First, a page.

Ex-Macomb County assistant prosecutor sues over firing
Detroit — A former Macomb County assistant prosecutor is suing the county, former prosecutor Eric Smith and interim county prosecutor Jean Cloud, asserting he was denied promotion and eventually fired for testifying about Smith before a federal grand jury.
The county responded to James Langtry’s complaint and demand for a jury trial Tuesday, saying he was never in line for a promotion and that his position was eliminated in a reorganization because of a steep decline in his traffic violation duties.
Langtry worked in the county prosecutor’s office from 1988 to Jan. 1 of this year, when he retired.
He was reappointed as a special prosecutor three weeks later as part of an optional retirement program.
In March, according to the suit, Langtry “engaged in protected activity by becoming a witness and participating in the criminal investigation by the Michigan State Police and the Michigan Attorney General’s office” into Smith’s office.
Smith; Derek Miller, the chief of operations in the prosecutor’s office; and Benjamin Liston, the chief of staff were charged in connection with an alleged scheme to embezzle county forfeiture funds on March 24.
The next day, according to Langtry’s complaint, filed Tuesday in U.S. District Court, Smith created a new “Statement of Appointments” on file with the county clerk, removing Langtry as his successor.
According to the complaint, Smith replaced Langtry with Cloud.
About an hour after Liston’s arraignment March 27, at which state assistant attorney general Mike Frezza identified Langtry as “a key witness,” Langtry said Cloud summoned him to her office, the suit alleges.
“Cloud state that (Langtry) would no longer be involved in any office decision-making,” according to Langtry’s court filing.
“Defendant Cloud subsequently referred to Plaintiff as a ‘snitch’ to numerous staff members,” his complaint asserts.
On April 13, Cloud summoned Langtry and informed him “that due to a ‘reorganization,' he was being terminated, effective immediately,” according to the court filing.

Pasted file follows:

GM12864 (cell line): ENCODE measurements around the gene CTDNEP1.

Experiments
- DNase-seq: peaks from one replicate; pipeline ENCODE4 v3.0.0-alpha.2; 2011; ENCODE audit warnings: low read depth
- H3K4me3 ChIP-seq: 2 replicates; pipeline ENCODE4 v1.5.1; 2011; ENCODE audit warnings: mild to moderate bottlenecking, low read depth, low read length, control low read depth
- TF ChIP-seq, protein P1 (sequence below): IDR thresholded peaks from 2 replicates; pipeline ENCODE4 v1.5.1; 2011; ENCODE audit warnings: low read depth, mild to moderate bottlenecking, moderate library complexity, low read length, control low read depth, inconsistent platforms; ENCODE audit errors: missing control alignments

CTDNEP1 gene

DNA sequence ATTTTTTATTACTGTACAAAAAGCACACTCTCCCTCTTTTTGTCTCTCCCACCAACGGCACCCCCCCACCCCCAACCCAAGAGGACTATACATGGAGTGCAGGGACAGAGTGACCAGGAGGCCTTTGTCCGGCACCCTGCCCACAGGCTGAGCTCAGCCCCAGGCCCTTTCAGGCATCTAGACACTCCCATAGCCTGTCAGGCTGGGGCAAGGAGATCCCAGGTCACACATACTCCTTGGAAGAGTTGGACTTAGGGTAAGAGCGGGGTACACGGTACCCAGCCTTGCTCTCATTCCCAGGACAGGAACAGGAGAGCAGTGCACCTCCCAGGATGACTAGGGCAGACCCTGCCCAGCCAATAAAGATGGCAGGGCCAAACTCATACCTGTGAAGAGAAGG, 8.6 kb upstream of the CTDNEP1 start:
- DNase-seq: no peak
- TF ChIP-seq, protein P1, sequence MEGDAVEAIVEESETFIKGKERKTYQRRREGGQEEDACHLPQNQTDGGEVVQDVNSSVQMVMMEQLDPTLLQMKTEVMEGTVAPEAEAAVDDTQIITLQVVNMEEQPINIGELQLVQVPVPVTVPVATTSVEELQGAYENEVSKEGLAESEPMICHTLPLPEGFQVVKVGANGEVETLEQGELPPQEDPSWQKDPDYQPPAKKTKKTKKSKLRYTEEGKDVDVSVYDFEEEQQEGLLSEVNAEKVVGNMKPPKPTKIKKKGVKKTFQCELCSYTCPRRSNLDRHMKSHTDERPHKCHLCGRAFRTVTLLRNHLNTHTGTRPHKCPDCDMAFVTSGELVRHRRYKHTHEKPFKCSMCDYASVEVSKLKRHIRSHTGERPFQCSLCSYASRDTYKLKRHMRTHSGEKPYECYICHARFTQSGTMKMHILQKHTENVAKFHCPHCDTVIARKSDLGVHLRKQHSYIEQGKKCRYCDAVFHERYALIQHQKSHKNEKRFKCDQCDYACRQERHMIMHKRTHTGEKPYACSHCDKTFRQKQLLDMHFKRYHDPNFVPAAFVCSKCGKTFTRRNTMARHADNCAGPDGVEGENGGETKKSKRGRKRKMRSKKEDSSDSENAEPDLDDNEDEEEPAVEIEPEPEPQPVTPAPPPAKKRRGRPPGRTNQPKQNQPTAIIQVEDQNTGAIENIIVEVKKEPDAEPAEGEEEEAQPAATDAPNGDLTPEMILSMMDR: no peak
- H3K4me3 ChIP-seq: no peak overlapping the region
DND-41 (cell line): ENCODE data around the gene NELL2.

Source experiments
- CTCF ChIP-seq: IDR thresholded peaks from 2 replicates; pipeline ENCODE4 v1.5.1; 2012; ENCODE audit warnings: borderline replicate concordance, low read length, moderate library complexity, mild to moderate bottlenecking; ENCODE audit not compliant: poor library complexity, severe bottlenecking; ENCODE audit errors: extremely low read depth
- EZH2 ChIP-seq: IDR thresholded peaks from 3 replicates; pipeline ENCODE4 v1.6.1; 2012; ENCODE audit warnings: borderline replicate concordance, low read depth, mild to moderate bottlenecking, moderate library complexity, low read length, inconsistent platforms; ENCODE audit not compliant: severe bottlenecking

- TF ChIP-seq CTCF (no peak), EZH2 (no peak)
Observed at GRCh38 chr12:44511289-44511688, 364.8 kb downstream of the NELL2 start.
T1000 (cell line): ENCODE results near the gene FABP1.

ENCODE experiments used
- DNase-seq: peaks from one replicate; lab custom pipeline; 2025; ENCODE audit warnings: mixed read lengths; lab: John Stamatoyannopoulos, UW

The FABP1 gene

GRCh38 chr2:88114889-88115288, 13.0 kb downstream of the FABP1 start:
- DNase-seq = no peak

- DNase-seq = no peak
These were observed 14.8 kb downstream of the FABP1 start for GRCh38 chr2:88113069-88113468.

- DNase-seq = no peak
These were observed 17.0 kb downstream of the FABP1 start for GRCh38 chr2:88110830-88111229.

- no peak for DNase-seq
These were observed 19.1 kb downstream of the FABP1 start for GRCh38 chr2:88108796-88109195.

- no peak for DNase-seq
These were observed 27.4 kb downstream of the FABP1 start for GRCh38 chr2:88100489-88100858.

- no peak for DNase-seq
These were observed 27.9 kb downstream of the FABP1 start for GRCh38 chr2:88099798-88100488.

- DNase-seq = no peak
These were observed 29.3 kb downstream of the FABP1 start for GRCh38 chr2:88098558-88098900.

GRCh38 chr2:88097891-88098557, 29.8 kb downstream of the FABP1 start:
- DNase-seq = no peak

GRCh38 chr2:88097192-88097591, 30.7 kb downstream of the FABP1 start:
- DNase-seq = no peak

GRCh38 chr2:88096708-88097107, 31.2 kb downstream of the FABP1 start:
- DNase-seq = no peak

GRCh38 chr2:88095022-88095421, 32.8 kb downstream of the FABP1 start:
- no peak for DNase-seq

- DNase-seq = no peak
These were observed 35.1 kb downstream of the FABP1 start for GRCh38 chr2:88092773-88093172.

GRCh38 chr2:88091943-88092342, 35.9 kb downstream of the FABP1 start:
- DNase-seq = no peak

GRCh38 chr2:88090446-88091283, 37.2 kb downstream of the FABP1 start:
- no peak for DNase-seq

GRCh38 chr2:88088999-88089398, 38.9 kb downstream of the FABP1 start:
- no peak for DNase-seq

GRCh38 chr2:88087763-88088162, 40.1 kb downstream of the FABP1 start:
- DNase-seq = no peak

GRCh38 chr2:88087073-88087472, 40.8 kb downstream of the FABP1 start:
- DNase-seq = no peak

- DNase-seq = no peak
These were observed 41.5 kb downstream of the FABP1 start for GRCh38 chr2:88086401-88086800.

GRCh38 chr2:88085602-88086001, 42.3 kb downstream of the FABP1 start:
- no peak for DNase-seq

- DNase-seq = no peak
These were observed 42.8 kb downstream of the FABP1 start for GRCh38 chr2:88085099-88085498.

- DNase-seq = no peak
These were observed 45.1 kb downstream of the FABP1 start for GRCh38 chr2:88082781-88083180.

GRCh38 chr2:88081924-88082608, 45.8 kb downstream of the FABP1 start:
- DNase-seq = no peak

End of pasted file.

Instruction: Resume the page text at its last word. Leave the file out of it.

Langtry said the actions constitute a violation of his constitutional right to free speech, the Whistleblower’s Protection Act and improper interference with his employment, so-called “tortious interference.”
He is seeking damages, lost wages and benefits, costs and fees, a declaration the defendants violated his rights, an injunction against further violations and reinstatement as county prosecutor.
A lawyer for the county denied Langtry’s assertions.
“The complaint is an interesting work of fiction,” said John Schapka, county corporation counsel.
Langtry was let go because of a considerable decline in traffic violations and the need to cut costs, after he had already retired and been brought back to a part-time job to a court that closed during the coronavirus pandemic, Schapka said.
“All the work dried up,” he said.
He also said there was no established line of succession to the county prosecutor, and that all of the assistants are selected by the prosecutor.
“I guarantee the county would not have done anything to him because he was cooperating in an investigation,” Schapka said. “The county was very much interested in that investigation going forward, without any interference or impediments.”